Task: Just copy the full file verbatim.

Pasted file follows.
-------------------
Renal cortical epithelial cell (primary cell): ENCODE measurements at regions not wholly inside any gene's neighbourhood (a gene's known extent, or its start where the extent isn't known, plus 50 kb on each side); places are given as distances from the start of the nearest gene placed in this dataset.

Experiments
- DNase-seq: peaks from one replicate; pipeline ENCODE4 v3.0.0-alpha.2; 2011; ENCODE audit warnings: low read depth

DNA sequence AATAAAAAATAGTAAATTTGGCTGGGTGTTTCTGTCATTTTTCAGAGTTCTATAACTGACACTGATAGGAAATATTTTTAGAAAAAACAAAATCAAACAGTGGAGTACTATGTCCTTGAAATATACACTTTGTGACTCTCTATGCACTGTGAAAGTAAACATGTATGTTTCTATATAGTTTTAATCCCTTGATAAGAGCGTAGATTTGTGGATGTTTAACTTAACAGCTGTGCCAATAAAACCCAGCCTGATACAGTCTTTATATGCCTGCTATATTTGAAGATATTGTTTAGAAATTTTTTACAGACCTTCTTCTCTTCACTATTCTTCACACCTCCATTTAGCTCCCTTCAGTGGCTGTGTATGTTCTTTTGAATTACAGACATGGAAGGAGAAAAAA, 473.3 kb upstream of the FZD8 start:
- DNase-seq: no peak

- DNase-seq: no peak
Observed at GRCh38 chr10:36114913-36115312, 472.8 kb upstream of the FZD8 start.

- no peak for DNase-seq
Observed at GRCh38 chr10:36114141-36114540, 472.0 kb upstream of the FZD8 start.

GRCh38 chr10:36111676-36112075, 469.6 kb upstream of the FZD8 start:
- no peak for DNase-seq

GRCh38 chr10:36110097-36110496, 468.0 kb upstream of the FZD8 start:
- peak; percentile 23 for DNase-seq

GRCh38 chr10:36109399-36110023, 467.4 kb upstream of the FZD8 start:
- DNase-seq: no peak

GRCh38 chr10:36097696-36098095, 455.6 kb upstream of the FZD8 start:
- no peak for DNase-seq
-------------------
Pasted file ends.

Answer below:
Renal cortical epithelial cell (primary cell): ENCODE measurements at regions not wholly inside any gene's neighbourhood (a gene's known extent, or its start where the extent isn't known, plus 50 kb on each side); places are given as distances from the start of the nearest gene placed in this dataset.

Experiments
- DNase-seq: peaks from one replicate; pipeline ENCODE4 v3.0.0-alpha.2; 2011; ENCODE audit warnings: low read depth

DNA sequence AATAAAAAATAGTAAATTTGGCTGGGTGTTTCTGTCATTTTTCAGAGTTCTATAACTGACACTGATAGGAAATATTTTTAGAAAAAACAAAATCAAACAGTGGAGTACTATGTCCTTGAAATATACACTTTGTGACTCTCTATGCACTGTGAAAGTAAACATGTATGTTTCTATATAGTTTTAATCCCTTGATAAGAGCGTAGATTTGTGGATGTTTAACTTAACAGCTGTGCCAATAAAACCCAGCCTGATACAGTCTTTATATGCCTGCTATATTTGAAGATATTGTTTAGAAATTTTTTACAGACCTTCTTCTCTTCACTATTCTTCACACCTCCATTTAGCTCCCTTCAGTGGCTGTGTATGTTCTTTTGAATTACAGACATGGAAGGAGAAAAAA, 473.3 kb upstream of the FZD8 start:
- DNase-seq: no peak

- DNase-seq: no peak
Observed at GRCh38 chr10:36114913-36115312, 472.8 kb upstream of the FZD8 start.

- no peak for DNase-seq
Observed at GRCh38 chr10:36114141-36114540, 472.0 kb upstream of the FZD8 start.

GRCh38 chr10:36111676-36112075, 469.6 kb upstream of the FZD8 start:
- no peak for DNase-seq

GRCh38 chr10:36110097-36110496, 468.0 kb upstream of the FZD8 start:
- peak; percentile 23 for DNase-seq

GRCh38 chr10:36109399-36110023, 467.4 kb upstream of the FZD8 start:
- DNase-seq: no peak

GRCh38 chr10:36097696-36098095, 455.6 kb upstream of the FZD8 start:
- no peak for DNase-seq